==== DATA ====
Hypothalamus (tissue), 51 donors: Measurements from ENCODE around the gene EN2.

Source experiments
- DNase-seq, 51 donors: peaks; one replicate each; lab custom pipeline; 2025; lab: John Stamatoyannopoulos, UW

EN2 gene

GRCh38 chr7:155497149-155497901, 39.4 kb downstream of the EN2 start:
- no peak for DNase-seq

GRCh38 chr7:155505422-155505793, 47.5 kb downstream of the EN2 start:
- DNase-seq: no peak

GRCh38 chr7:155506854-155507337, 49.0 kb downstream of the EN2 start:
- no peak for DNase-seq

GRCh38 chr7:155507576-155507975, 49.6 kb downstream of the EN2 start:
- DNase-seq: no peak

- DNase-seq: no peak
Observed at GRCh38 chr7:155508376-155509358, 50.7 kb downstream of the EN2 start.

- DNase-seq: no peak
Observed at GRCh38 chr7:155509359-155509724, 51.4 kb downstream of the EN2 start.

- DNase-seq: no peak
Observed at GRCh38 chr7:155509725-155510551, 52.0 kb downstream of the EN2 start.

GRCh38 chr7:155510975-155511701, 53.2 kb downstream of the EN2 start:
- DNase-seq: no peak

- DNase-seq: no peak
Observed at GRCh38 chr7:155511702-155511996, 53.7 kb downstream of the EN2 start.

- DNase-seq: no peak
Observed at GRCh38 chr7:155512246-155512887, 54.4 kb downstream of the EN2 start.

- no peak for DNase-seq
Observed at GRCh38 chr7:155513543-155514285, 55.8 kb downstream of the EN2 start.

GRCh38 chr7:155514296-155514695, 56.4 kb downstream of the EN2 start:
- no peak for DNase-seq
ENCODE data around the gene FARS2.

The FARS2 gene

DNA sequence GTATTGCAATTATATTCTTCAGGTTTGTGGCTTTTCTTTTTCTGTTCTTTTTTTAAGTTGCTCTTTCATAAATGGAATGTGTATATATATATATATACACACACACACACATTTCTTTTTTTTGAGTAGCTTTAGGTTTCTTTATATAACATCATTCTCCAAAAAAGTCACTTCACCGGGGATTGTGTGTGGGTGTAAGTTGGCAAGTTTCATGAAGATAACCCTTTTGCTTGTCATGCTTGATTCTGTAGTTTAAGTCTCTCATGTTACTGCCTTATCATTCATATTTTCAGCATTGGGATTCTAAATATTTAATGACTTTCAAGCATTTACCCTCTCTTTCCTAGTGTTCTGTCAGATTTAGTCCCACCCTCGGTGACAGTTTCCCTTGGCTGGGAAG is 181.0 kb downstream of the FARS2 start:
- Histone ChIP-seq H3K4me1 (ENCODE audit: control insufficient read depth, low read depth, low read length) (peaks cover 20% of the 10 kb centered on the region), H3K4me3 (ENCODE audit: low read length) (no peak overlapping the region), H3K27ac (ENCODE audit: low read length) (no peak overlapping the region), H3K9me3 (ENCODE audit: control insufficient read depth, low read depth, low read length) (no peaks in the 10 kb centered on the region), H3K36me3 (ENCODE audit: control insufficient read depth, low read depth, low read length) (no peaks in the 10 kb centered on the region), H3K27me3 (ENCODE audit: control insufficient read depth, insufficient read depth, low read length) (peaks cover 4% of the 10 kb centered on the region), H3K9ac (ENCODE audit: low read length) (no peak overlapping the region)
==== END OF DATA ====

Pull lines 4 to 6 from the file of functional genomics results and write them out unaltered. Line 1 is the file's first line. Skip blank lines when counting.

EN2 gene

GRCh38 chr7:155497149-155497901, 39.4 kb downstream of the EN2 start:
- no peak for DNase-seq